So there's there's something called Whole Body Focusing where you do move Generally the way I would, generally sitting, sitting quietly and there will be felt senses in the body that I'm dialoguing with. So the part that can articulate language will go ‘Hello, oh, there's this feeling there’. And the feeling may respond in a way that says, ‘yeah, okay, I'm here - ‘Is it okay to be with you?’ And then the felt sense will respond in a way that says, yeah, that's okay. And then it's kind of you have this dialogue: ‘I’m just curious what you might be about. Are you about that I had an argument with yesterday?’ And then the felt sense will do something - It'll respond or it won't, because if it doesn't, it's like nothing to do with that, it'll just stay as it was. There's a bit of a dialogue going on between to two parts of me. I’m kind of seeing the movement as one part. So when I have a feeling to move forward and I move forwards and that moving forwards is a response to the felt sense, which then responds.

0:40:22 - Jennifer

Yeah, that's the response, yeah, that's the - I don't want to say passive, but you are following the, the felt sense, and into space, or not? That said, I'm thinking about the. I think the difference of what we're talking about is when you're talking to it. There's a real nuance of staying present and not getting into what you want to happen - what your mind wants to happen or what you want to work on that day. Right, it's really staying with and that's, I think, harder. It's harder to do that, right, because we have our wants. You know, you can sit in meditation and suddenly you're like, alright, I'm not sitting here. I've had experiences and Authentic Movement where my eyes spontaneously opened and I was still in it and I thought, okay, this is what we're doing, I'm just going to do this until something else happens. And you know, moving with my eyes open, but still in that state, I was just following what my body - Maybe there was something I needed to check. I have no idea. So following might be many different ways to follow.

0:41:39 - Adrian

It's following and it's having that trust that there is another as a part of me that knows something that my thinking mind doesn't know. And how wonderful that is. I think that by having that trust - I trust that my body does know something that my thinking mind doesn't know. Once you get that, then you go all right, I'm going to go in and I’m gonna listen.

0:42:04 - Jennifer

Yeah, with compassion and curiosity and not judgment or planning. 

0:42:10 - Adrian

As you say, just going with. Okay, I'm just going to go with this. I don't know what's - my thinking mind doesn't know what's going on, but I trust the process

0:42:21 - Jennifer

And it takes some work to do that. It's a practice. 

0:42:23 - Adrian

And presence seems to me to be a bit of a theme running through all of this.

0:42:31 - Jennifer

Absolutely. I remember a client and I’d been working with her for 8 years. And very much talking about her life and that, that that really in the narrative realm and at one point I kind of was able to get in and invite her to be present for a moment. And she sat there, she was really quiet for a while and then she said, huh, so there really is something to this sitting and just feeling weird for a little bit, and then, yes!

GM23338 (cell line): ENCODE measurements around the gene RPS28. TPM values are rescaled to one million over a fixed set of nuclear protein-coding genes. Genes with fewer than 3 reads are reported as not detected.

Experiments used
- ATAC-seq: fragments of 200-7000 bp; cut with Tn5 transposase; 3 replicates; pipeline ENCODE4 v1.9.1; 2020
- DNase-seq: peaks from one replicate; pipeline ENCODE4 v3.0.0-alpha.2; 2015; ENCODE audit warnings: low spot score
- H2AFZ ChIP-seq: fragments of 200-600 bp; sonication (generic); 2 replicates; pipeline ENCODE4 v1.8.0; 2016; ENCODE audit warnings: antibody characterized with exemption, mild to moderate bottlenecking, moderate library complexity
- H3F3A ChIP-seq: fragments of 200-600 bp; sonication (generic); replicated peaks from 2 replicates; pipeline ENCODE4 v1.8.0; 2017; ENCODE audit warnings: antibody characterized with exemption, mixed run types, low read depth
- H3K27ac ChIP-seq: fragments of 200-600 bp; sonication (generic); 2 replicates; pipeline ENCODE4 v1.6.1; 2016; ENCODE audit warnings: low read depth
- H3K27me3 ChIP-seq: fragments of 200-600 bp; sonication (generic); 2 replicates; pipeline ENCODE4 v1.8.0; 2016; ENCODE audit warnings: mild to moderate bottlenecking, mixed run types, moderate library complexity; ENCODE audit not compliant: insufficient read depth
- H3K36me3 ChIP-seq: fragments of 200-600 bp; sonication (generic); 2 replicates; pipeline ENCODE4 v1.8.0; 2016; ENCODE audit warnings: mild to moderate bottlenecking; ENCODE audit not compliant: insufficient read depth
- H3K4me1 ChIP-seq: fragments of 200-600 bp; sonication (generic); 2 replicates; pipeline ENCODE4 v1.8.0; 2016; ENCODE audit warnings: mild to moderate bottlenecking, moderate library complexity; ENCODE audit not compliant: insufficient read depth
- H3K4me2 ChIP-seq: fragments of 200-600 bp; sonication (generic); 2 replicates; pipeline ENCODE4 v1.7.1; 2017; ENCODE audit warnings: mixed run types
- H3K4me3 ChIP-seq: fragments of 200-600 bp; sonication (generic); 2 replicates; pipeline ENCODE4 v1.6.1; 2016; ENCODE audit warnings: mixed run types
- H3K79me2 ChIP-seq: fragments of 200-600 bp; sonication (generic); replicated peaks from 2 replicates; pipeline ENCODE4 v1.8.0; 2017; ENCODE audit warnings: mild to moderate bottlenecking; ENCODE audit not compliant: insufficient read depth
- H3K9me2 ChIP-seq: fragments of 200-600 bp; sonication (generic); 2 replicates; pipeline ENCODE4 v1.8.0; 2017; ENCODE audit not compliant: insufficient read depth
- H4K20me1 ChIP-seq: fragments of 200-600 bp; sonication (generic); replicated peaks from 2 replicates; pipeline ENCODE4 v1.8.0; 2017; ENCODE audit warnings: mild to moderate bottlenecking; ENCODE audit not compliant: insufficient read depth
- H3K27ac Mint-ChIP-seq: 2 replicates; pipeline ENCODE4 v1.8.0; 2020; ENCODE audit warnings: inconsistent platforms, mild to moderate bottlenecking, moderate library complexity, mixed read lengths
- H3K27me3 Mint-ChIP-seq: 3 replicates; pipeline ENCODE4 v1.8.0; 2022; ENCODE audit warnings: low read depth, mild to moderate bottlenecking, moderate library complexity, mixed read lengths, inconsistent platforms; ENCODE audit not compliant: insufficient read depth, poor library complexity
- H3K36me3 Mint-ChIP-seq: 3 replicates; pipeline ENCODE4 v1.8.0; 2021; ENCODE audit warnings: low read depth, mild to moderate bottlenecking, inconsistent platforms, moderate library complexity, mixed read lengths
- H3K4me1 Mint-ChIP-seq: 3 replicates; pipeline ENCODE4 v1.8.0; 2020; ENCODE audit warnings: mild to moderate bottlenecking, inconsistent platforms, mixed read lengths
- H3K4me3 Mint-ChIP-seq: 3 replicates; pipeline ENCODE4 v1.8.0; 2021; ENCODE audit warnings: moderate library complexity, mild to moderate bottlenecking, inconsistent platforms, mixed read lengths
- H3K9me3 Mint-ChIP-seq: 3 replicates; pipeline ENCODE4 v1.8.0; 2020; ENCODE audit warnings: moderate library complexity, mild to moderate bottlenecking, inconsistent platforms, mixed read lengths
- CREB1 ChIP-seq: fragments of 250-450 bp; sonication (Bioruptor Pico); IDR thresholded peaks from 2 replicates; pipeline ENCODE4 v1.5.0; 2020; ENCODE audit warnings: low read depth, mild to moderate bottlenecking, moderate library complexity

0:43:11 - Adrian

There’s power in it, isn't there? Yeah, yeah as lots of what we could explore, but I feel like we've done a good chunk. Is there anything you feel that we've missed or something you wanted to? 

0:43:22 - Jennifer

I think just to emphasize, you know, if anybody is, whoever is listening to this to know that this is a practice and that this - what we're taught, what we talked about today and what we shared, you and I shared together today - is not, it's not an aspirin. You can't just do it once and get it. It's a practice; it's tolerating your own frustration, it's letting yourself be surprised until everything is a surprise. And that's presence, right, and it's worth the effort to practice. 

0:44:02 - Adrian

Yeah. It enlivens us so much, doesn't it, when we have that tuning in. 

0:44:07 - Jennifer

And it really does cross across. You know, meditation and being in the woods and forest bathing and psilocybin trips. It really is - There is a theme here.

0:44:21 - Adrian

Yeah, well, that's lovely. That's a great way to close, so it's been a delight. So we waited, like a decade actually, but Zoom wasn't around when we were first in touch. 

0:44:34 - Jennifer

Yeah, that's true. 

0:44:37 - Adrian

Lovely to talk to you and good luck. Your working on a new book?

0:44:42 - Jennifer

I am. I'm writing it for my clients and it's about somatic practices, how to listen, and I will be just articulating them. I often find clients - They say all the stuff that we do in sessions it's so great, but then I can't remember when I go home. So I'm making a few audio recordings as well as that I've given to them so far, but I haven't put them on my website or anything yet. But I'm also writing a book to really bring it all together and to organize it so my clients can reference it. I'm writing a chapter in an upcoming book that's going to be edited by Stephen Porges and that's kind of a precursor to the book. 

0:45:29 - Adrian

And lots to look forward to! When you get the book out, we'll come back and we'll explore again. 

0:45:36 - Jennifer

Thank you so much, Adrian. Thank you for inviting me. 

0:45:41 - Adrian

Thank you - Goodbye, everybody!